The Dark Side of the boom 


By James Connaughton, – Know Nothing Digest Staff Writer

When we talk about the dark side of globalization in academia we often point to the Seattle protests at the beginning of this century as the touchstone for the anti-globalization movement. The protests were held during a World Trade Organization conference as had happened before and has continued globally since. One dark side of globalization is the violence and disrupted business environment that accompanies the protest of globalization.  
Another dark side to globalization are the Foxconn employee suicides that horrify iPhone fans across the world. Hope destroying work conditions drive employees to end their lives at a rate that mirrors US military suicides during the same time period, an alarming statistic considering the size of the Foxconn workforce is proportional to the US military.
Darker still are the lowering of domestic wages and lost jobs to the lower paid workers in China, who are working in suicidal conditions. The products produced are more cheaply made, but in many cases turn out to be unsafe and at times poisonous. Some studies link exposure to heavy metals found in imported Chinese toys leading to violent crime in childrens’ later lives. Outsourcing has also lead to coal pollution in China creating a respiratory health crises in many areas.
But globalization has pulled millions out of abject poverty in China and in emerging markets around the globe. Desperately needed infrastructure is developed alongside industry in many impoverished nations rich with employable individuals. The adaption of marketing strategies by global firms has extended product distribution channels through untraditional regional partners, namely under-employed women, and allowed them to bring home livable wages for the first time in their lives. Firms have utilized globalization practices to market to bottom-of-the-pyramid consumers and not only reach this “new market segment”, but improve sanitation and quality of life in these regions on a large scale.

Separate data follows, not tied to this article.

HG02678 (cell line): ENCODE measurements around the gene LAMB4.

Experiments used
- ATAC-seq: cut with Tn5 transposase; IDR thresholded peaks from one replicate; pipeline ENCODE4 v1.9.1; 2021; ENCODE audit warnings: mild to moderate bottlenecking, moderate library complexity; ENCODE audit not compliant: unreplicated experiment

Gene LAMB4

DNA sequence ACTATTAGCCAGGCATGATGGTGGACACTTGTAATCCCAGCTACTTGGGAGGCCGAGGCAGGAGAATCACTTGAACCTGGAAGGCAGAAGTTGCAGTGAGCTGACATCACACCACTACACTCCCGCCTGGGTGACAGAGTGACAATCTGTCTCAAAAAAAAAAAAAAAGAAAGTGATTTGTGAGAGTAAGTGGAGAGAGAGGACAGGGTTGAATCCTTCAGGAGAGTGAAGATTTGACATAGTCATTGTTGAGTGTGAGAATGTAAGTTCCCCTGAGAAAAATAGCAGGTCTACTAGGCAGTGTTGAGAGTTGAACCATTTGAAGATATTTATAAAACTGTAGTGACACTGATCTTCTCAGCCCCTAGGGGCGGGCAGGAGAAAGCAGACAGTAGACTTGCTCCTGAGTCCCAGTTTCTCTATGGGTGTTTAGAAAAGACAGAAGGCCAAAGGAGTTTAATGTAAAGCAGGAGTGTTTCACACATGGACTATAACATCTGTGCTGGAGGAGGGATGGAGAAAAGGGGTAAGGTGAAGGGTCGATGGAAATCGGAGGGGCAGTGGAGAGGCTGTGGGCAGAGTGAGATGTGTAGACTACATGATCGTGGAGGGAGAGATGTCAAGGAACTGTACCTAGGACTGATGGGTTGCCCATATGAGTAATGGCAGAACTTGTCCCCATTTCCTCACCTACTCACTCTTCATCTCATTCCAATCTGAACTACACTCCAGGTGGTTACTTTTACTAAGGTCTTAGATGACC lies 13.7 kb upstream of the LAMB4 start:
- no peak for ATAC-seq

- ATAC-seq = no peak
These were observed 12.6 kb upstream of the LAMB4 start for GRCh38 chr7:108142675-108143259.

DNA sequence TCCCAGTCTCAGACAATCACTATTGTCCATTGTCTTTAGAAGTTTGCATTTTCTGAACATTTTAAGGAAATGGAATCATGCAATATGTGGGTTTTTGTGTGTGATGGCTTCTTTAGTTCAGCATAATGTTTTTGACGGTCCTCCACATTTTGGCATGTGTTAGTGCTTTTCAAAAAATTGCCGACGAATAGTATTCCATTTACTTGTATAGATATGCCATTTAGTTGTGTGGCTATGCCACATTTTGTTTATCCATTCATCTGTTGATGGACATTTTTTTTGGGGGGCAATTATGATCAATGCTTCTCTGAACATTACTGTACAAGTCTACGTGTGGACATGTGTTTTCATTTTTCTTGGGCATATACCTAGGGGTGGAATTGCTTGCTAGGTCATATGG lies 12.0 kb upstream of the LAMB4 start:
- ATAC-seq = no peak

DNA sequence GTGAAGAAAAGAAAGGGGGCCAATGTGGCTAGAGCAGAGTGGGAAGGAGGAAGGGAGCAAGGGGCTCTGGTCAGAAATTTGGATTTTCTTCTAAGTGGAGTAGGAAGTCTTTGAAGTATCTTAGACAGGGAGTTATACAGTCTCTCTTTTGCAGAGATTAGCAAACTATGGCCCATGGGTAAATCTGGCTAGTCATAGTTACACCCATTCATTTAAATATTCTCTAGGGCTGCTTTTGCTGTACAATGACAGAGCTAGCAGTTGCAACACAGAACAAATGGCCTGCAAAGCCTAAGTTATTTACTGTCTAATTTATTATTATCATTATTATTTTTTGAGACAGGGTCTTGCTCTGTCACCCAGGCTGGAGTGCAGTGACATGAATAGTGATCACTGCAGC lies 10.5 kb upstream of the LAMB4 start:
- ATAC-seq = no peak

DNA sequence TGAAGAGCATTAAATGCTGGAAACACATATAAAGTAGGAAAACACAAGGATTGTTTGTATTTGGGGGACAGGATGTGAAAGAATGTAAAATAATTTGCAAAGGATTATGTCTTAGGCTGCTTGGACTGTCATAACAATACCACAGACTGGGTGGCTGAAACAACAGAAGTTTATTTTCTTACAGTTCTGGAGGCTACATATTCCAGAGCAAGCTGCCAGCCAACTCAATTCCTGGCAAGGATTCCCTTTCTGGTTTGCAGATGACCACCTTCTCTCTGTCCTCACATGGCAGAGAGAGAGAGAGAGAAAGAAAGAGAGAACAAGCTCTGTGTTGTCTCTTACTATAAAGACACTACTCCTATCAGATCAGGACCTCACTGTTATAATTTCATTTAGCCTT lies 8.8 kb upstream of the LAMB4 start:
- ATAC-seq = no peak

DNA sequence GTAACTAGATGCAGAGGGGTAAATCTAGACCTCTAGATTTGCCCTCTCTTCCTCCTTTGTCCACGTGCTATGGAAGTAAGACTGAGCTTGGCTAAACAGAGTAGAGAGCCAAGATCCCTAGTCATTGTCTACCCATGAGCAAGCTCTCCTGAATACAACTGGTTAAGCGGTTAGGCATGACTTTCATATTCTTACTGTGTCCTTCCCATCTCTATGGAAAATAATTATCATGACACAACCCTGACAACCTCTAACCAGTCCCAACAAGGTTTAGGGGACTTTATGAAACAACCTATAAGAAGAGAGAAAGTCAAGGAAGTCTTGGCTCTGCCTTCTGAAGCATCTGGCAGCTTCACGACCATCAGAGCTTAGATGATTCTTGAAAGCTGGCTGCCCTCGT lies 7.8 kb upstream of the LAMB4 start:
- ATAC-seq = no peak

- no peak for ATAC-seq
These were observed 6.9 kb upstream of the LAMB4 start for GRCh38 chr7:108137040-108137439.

The benefits of globalization are not only seen through the lense of firm and consumer segment development in emerging markets, but even in the popular culture references to its opposition. Protest movements create awareness of and begin dialogue about the dangers of this new/old business strategy, globalization. 

Throughout history humans have seen it grow and decline before, and if the pendulum theory holds true we will see globalization fluctuate again. Globalization protest efforts have lead to employment growth in the legal defense industry as well as destruction repair firm growth. If, through globalization you build it, they will come, and they will shop and they will knock it down for us all to rebuild again.  

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